Small intestine


Chyme which enters the small intestine via the duodenum come in the intestine via peristaltic wave with a velocity of 0.5 to 2.0 cm/sec. It initially moves quite fast, mostly in the jejunum but slows down in the ileum and colon. 3 to 5 hours are required for transit between the ileocecal valve and the duodenojejunal junction or pylorus of the stomach. Increase in transit time in the small intestine is influenced for rapidity by the following factors

The peristalsis in the small intestine flattens the chyme against the wall of the mucosa in order to increase the contact between mucosa and chyme. But chyme is blocked at the ileocecal junction by the ileocecal valve and may not release the food into the cecum unless the individual takes another meal which by its gastroileal reflexes will then passage of chyme into the colon.

In the small intestine, a mechanism by which infected chyme or noxious substances are removed from the intestine is the peristaltic rush which causes through the autonomic nervous system, the rushing of peristaltic wave that delivers chyme in seconds into the colon for evacuation.

Aside from digestive mechanisms the role of the duodenum is major in inhibiting gastric emptying by hormonal and other factors. The enterogastric nervous system from the duodenum is worthy of mention in this regard. This is the so called enterogastric inhibitory reflexes in the duodenum which are initiated by the following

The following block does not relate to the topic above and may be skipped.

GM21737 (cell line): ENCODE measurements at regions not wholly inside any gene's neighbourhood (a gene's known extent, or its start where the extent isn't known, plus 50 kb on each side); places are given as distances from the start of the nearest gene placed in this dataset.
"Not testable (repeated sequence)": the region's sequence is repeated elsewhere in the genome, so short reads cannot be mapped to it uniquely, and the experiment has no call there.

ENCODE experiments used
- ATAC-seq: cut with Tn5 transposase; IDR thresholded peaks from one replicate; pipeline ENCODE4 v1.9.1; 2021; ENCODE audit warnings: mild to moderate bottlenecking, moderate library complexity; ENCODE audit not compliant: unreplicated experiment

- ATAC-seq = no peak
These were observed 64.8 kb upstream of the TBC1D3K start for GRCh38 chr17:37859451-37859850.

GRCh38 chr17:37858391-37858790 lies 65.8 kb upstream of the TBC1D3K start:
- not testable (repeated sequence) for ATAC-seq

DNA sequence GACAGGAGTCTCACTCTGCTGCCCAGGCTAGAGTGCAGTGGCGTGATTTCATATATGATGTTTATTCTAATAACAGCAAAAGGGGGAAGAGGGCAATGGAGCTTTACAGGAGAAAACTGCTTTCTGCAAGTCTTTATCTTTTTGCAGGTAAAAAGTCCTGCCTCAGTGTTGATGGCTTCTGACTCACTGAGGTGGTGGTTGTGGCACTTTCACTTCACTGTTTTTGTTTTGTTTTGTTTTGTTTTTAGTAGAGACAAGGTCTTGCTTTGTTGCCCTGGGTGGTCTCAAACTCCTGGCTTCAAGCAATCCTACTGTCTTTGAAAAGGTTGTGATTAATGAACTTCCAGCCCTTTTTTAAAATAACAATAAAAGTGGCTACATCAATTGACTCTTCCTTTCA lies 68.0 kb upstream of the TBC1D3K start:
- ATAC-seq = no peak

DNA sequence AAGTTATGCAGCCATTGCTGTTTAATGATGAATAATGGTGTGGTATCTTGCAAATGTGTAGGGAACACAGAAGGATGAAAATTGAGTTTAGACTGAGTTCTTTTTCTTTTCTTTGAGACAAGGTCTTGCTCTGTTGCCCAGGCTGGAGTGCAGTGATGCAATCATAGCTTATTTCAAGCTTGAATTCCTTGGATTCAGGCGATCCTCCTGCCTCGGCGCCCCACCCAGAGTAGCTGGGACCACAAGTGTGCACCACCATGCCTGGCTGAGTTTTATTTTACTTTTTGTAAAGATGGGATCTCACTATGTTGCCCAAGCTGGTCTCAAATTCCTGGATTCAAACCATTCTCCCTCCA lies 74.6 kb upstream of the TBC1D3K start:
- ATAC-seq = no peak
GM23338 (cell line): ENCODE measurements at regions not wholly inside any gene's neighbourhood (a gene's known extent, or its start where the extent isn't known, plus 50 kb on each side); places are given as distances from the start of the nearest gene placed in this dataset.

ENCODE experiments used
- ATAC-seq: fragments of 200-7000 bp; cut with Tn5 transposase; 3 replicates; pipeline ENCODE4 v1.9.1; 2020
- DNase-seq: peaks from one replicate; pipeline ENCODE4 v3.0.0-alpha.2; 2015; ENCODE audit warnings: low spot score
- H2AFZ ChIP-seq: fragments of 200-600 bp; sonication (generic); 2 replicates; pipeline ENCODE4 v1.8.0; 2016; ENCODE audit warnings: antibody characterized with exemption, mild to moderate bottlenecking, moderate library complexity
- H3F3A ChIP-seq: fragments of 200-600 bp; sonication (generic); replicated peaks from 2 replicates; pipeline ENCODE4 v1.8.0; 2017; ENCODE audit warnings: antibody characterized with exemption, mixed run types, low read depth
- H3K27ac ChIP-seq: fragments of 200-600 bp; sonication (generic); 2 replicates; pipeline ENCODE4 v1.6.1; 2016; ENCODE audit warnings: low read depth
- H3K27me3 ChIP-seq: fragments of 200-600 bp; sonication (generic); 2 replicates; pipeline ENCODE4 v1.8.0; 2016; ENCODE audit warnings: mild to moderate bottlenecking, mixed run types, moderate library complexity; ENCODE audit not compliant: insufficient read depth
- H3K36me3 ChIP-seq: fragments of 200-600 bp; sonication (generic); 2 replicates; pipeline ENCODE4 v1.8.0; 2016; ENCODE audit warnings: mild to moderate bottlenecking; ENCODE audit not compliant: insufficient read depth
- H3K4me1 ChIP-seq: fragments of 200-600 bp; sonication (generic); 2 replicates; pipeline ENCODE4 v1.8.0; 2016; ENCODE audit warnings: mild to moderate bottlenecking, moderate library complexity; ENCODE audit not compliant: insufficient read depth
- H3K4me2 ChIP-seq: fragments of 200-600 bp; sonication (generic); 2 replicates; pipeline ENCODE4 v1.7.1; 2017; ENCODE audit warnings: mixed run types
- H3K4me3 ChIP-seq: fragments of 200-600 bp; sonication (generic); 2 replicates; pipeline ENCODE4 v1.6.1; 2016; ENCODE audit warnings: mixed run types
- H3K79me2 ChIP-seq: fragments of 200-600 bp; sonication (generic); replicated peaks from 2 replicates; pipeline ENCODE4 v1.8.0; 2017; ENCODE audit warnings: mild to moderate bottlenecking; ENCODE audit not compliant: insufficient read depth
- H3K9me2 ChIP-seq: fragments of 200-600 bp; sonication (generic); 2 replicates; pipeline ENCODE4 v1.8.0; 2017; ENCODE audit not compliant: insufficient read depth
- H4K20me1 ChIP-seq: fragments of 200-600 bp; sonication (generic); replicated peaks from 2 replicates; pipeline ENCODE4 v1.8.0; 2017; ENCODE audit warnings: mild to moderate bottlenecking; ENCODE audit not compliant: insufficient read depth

Enterocytes which secrete watery intestinal fluid (succus entericus) and through their crypts of Libeberkühn absorb them back through the microvilli. They also secrete enzymes as follows

Hormones: Many gut hormone influence the functions of the various parts of the gut. Such influences include the processes of secretion of enzymes, contraction and peristalsis and absorption. They include





Gastric inhibitory peptide

Vasoactive intestinal peptide



Substance P













Roll over mouse to demonstrate bowel sound


Cross section through small intestine





Cell Biology



Gross anatomy

Lymphatic drainage

Organ integration
Clinical anatomy





Chemical Pathology

Anatomical Pathology





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